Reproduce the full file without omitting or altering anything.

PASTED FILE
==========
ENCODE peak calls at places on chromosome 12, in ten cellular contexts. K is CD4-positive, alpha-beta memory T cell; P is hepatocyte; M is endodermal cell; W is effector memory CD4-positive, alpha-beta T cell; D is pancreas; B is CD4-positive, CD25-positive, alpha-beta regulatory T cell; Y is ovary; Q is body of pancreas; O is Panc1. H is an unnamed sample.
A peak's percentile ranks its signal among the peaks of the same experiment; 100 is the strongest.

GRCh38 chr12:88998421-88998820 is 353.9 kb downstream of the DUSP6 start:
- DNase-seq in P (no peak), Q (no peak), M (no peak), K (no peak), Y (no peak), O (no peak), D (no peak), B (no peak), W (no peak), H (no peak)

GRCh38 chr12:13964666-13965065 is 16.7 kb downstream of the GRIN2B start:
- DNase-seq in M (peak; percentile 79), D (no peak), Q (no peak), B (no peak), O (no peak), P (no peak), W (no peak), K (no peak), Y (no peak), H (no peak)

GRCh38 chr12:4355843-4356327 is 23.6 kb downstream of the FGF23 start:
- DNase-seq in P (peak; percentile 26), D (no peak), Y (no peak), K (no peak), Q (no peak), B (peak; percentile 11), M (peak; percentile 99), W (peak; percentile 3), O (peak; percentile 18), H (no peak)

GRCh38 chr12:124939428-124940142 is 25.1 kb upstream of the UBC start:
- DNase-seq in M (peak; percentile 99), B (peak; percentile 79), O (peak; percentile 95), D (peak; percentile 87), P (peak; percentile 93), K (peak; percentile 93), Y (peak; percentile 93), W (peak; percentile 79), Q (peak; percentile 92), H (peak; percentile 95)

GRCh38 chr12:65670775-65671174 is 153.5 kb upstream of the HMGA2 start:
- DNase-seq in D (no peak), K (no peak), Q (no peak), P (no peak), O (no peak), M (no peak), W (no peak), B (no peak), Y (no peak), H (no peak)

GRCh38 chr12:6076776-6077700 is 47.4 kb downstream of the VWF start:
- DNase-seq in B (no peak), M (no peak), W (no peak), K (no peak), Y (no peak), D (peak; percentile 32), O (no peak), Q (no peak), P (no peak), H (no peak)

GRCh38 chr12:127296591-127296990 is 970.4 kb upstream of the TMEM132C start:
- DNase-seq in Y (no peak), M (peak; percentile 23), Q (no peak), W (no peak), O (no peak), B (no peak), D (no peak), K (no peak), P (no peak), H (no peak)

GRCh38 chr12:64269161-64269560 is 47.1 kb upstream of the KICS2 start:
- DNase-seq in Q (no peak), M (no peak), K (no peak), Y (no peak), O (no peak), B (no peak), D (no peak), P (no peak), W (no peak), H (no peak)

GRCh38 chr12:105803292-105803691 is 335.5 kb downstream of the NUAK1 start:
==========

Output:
ENCODE peak calls at places on chromosome 12, in ten cellular contexts. K is CD4-positive, alpha-beta memory T cell; P is hepatocyte; M is endodermal cell; W is effector memory CD4-positive, alpha-beta T cell; D is pancreas; B is CD4-positive, CD25-positive, alpha-beta regulatory T cell; Y is ovary; Q is body of pancreas; O is Panc1. H is an unnamed sample.
A peak's percentile ranks its signal among the peaks of the same experiment; 100 is the strongest.

GRCh38 chr12:88998421-88998820 is 353.9 kb downstream of the DUSP6 start:
- DNase-seq in P (no peak), Q (no peak), M (no peak), K (no peak), Y (no peak), O (no peak), D (no peak), B (no peak), W (no peak), H (no peak)

GRCh38 chr12:13964666-13965065 is 16.7 kb downstream of the GRIN2B start:
- DNase-seq in M (peak; percentile 79), D (no peak), Q (no peak), B (no peak), O (no peak), P (no peak), W (no peak), K (no peak), Y (no peak), H (no peak)

GRCh38 chr12:4355843-4356327 is 23.6 kb downstream of the FGF23 start:
- DNase-seq in P (peak; percentile 26), D (no peak), Y (no peak), K (no peak), Q (no peak), B (peak; percentile 11), M (peak; percentile 99), W (peak; percentile 3), O (peak; percentile 18), H (no peak)

GRCh38 chr12:124939428-124940142 is 25.1 kb upstream of the UBC start:
- DNase-seq in M (peak; percentile 99), B (peak; percentile 79), O (peak; percentile 95), D (peak; percentile 87), P (peak; percentile 93), K (peak; percentile 93), Y (peak; percentile 93), W (peak; percentile 79), Q (peak; percentile 92), H (peak; percentile 95)

GRCh38 chr12:65670775-65671174 is 153.5 kb upstream of the HMGA2 start:
- DNase-seq in D (no peak), K (no peak), Q (no peak), P (no peak), O (no peak), M (no peak), W (no peak), B (no peak), Y (no peak), H (no peak)

GRCh38 chr12:6076776-6077700 is 47.4 kb downstream of the VWF start:
- DNase-seq in B (no peak), M (no peak), W (no peak), K (no peak), Y (no peak), D (peak; percentile 32), O (no peak), Q (no peak), P (no peak), H (no peak)

GRCh38 chr12:127296591-127296990 is 970.4 kb upstream of the TMEM132C start:
- DNase-seq in Y (no peak), M (peak; percentile 23), Q (no peak), W (no peak), O (no peak), B (no peak), D (no peak), K (no peak), P (no peak), H (no peak)

GRCh38 chr12:64269161-64269560 is 47.1 kb upstream of the KICS2 start:
- DNase-seq in Q (no peak), M (no peak), K (no peak), Y (no peak), O (no peak), B (no peak), D (no peak), P (no peak), W (no peak), H (no peak)

GRCh38 chr12:105803292-105803691 is 335.5 kb downstream of the NUAK1 start: